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What are the main privacy-related issues affecting law firms in 2017 and how can they be resolved? As part of a series of articles to mark Data Privacy Day, we ask a data protection expert from a prestigious international law firm about the privacy issues faced by his and other law firms.
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What problems does privacy frequently present to law firms and how can they be best avoided?
Due to the nature of the work and well-established rules on legal privilege and confidentiality, law firms hold significant amounts of business sensitive data. This includes employees’ and clients’ personal data, as well as financial data and sensitive information about corporate clients which is of interest to a variety of parties.
As a result, law firms can be key targets for cyber security attacks, and many are now becoming more aware of the privacy and security risks they face, not only from attacks perpetrated by third parties, including foreign states, but also from data exfiltration by disgruntled or former employees. In early 2016, nearly 50 top law firms were subject to cyber-attacks by hackers reported to be linked to the Chinese Government. The attacks were aimed at gaining commercially sensitive information for the purpose of insider trading, and hackers attempted to obtain this information by accessing lawyers’ email accounts. The trend of ‘bring your own device’ (BYOD), which has permeated the legal services industry, and remote working have exacerbated the risks.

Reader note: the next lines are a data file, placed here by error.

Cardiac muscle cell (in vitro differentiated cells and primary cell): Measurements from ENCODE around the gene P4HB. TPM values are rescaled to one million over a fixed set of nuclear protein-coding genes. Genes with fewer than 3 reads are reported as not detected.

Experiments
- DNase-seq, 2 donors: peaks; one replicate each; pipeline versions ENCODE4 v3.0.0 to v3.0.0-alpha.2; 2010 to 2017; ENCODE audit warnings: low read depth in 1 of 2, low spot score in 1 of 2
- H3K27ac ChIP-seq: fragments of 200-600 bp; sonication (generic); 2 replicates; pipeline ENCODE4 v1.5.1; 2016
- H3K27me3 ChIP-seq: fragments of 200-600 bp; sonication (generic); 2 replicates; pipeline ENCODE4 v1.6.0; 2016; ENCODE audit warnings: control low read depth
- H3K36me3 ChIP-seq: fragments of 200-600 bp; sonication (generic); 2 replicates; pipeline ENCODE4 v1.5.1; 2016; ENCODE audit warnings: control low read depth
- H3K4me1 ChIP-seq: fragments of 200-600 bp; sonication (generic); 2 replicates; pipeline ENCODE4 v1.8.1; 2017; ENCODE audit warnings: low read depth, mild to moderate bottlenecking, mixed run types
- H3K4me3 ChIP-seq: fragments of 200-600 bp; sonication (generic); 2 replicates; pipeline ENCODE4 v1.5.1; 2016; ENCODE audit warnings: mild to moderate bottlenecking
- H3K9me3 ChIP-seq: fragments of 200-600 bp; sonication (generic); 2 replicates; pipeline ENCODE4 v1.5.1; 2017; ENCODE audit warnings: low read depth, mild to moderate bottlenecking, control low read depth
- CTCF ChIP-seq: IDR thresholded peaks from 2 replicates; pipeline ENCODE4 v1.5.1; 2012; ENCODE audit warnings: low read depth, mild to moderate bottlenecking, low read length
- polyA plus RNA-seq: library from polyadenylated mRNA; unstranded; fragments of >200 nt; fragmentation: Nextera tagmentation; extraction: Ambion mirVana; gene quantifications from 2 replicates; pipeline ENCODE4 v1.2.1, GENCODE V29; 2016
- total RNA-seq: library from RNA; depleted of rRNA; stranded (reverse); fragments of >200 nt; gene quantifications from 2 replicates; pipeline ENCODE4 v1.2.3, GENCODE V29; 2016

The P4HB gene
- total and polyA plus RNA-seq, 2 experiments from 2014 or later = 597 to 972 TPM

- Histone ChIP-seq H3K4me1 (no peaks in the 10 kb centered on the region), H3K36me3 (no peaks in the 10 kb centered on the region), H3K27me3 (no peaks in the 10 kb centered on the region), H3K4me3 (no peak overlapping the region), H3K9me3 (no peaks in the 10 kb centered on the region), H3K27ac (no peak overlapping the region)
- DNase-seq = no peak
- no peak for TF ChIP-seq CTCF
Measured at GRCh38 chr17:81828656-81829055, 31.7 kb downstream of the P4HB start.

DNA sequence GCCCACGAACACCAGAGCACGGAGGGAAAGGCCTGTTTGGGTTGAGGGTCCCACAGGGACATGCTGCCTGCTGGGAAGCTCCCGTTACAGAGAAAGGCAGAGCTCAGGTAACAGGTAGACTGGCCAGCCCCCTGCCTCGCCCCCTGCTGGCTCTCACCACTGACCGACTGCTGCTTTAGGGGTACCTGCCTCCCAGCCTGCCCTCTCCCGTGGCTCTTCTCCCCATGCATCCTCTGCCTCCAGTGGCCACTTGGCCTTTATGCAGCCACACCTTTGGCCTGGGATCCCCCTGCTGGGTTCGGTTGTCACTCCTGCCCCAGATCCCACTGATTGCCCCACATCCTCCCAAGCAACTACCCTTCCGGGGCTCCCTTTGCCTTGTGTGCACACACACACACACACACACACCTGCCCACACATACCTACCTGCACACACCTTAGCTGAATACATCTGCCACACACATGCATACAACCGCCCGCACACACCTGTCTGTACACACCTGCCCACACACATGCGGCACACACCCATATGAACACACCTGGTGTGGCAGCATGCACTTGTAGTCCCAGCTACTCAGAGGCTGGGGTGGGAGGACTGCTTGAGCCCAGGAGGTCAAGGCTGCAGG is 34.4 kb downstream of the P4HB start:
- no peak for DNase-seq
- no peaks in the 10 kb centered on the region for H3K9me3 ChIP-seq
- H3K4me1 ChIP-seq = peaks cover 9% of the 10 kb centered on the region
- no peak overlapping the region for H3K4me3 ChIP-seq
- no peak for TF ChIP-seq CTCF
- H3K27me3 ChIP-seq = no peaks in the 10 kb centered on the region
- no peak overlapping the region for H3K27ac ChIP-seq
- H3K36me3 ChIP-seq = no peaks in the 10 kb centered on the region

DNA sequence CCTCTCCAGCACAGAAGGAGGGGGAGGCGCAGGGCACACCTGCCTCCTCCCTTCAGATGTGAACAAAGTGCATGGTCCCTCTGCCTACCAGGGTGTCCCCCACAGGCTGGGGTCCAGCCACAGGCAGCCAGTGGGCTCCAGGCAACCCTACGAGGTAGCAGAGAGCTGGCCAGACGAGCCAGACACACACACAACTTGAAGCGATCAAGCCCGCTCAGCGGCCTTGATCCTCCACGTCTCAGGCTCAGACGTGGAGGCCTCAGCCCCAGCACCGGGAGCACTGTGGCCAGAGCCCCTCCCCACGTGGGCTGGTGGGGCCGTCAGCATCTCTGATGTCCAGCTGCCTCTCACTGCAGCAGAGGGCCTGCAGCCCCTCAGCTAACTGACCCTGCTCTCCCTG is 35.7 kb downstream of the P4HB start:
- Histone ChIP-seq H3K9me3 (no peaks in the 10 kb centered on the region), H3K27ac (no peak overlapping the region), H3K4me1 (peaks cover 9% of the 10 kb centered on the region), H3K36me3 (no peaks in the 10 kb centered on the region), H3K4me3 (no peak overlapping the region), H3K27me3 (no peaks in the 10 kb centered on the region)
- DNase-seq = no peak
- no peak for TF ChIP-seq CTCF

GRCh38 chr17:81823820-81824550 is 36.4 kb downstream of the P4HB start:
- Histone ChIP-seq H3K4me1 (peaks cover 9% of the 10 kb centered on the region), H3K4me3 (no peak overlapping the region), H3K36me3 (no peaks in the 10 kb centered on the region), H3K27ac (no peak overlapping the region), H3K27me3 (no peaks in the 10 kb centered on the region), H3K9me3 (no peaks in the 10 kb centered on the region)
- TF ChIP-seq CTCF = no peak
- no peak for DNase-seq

Law firms should ensure that appropriate security measures are in place and ensure that their lawyers and staff receive sufficient training to prevent against security attacks and/or breaches. We are seeing a trend of more US firms engaging security specialists and personnel adept at guarding a firm’s critical infrastructure—client and marketing lists, electronic directories and files, and communications networks—from security threats, as well as introducing policies and procedures to regulate the
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